At just eighteen, Kendal Town’s club secretary has a vision for the club and only one goal – to keep the side playing.

Taylor Hulme is the youngest football club secretary in the country, having only recently turned 18 years old.

Born and living in Kendal, he has managed to control a strong career within the club while also working towards a business level three at Kendal College.

He has laid out his vision for the club and is determined to get the team and the fans through the difficult times ahead.

Taylor said: “When the opportunity came round to become the club’s secretary, no one really wanted to do it. But it applied to me, so I stuck my hand up.

“It’s just a great club and I wanted to do what I can for it.

“It’s had such a good history and the performances they have put in over the recent seasons is something to be really proud of as a club.

“This season they’ve really shone and we are coping really well considering everything that is going on.

“Around the country there are a lot of big teams struggling but even as a small club we are doing really well.

“There was the takeover and then Covid and the second lockdown. But we’re still here. Still going. Still heading in the right direction.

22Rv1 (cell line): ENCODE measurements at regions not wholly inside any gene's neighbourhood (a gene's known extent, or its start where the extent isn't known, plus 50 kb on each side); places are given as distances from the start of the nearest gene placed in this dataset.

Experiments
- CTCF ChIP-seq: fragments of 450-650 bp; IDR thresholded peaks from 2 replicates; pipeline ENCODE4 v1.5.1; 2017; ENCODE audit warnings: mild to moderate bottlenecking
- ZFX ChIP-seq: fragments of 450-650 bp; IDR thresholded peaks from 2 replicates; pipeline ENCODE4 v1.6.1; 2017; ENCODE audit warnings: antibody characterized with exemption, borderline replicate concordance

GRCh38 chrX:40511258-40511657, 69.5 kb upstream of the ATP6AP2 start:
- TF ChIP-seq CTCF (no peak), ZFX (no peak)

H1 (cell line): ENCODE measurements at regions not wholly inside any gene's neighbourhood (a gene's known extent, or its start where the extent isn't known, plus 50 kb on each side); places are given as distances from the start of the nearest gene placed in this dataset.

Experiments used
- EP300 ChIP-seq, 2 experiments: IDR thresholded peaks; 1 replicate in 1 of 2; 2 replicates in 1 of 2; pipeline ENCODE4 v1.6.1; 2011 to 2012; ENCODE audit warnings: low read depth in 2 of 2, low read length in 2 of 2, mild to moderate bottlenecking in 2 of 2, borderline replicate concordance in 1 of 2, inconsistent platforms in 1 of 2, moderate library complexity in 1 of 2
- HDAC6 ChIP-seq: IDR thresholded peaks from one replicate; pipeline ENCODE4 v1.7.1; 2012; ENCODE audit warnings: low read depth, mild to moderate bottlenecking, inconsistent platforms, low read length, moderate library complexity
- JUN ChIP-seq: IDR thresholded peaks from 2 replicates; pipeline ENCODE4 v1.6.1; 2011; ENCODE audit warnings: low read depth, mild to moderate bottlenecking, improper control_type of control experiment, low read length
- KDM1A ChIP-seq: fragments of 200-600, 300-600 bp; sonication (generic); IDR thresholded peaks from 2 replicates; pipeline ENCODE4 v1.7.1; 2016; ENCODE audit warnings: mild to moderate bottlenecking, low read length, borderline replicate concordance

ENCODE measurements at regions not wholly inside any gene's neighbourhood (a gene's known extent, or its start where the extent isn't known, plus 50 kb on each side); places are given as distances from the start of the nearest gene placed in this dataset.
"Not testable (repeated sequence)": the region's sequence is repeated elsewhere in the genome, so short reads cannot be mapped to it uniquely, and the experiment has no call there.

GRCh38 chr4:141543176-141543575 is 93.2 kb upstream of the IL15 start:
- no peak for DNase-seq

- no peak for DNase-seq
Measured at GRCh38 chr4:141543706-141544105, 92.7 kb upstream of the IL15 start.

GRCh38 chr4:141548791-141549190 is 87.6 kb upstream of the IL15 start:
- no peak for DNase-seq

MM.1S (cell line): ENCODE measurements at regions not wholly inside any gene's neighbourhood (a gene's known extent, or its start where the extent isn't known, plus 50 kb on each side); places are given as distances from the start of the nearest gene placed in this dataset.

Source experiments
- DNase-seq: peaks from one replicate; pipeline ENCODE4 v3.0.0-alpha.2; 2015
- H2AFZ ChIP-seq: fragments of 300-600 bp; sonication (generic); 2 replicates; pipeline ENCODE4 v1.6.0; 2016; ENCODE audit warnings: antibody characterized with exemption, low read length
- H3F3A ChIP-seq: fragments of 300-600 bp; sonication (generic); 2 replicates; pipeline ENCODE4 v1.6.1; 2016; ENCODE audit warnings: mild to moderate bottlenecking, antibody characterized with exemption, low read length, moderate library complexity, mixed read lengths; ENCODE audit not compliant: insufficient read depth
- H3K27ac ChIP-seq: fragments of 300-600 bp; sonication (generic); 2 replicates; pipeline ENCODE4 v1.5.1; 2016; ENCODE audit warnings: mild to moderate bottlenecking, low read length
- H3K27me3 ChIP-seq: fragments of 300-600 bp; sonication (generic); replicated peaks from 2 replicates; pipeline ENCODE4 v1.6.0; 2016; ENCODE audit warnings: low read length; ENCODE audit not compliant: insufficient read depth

“We are working hard to get round Covid. We will be putting systems in place to get things going.

“We are having a few problems with the lack of volunteers we can get during lockdown but managing that is achievable.

“A big part of running the club is the task management, allocating times and setting things up in the right way. But we have some great people who you would want on your side during tough times.

“We have a new trophy under way. The Bill Robson competition is a great addition and we hope to use it to its fullest.

“Again, that comes from just a desire to play. Even if it’s just friendlies, practice or league competitions. We don’t care. The club is at home on the pitch.

“I think the Bill Robson Cup is a brilliant idea.

“It’s a great way to get the community together and bring small clubs together who are struggling.

“Bill had a great career and amazing life, so we hope to honour him with what we do from here on in the competition.

“It’s also a good way to get the club back in with the community. As now spectators can’t come and watch, businesses are struggling so are unable to sponsor us.

“But this can be a great boost for grassroots football where everyone can get involved.

“I’ve never played football myself but I love watching it. I prefer non-league games to professional games. The local stuff engages me more.

“You can see it on the pitch. The passion, love for the game.

“You see it in the players and the fans. It’s for fun, not financial. I love this club and I can’t wait for the future.

“My short-term objective is to restore the ground.

"Make it look physically good, give it a new coat of paint, little things like that.

“Long term, I’m looking forward to us getting into the Premier Division, secure more systems and matchday systems. It’s mostly behind-the-scenes stuff, but it’s all connected.

“It would also be good to get more technology in the club.

"An electronic scoreboard for example, nicer facilities and to increase the number of seats for spectators.”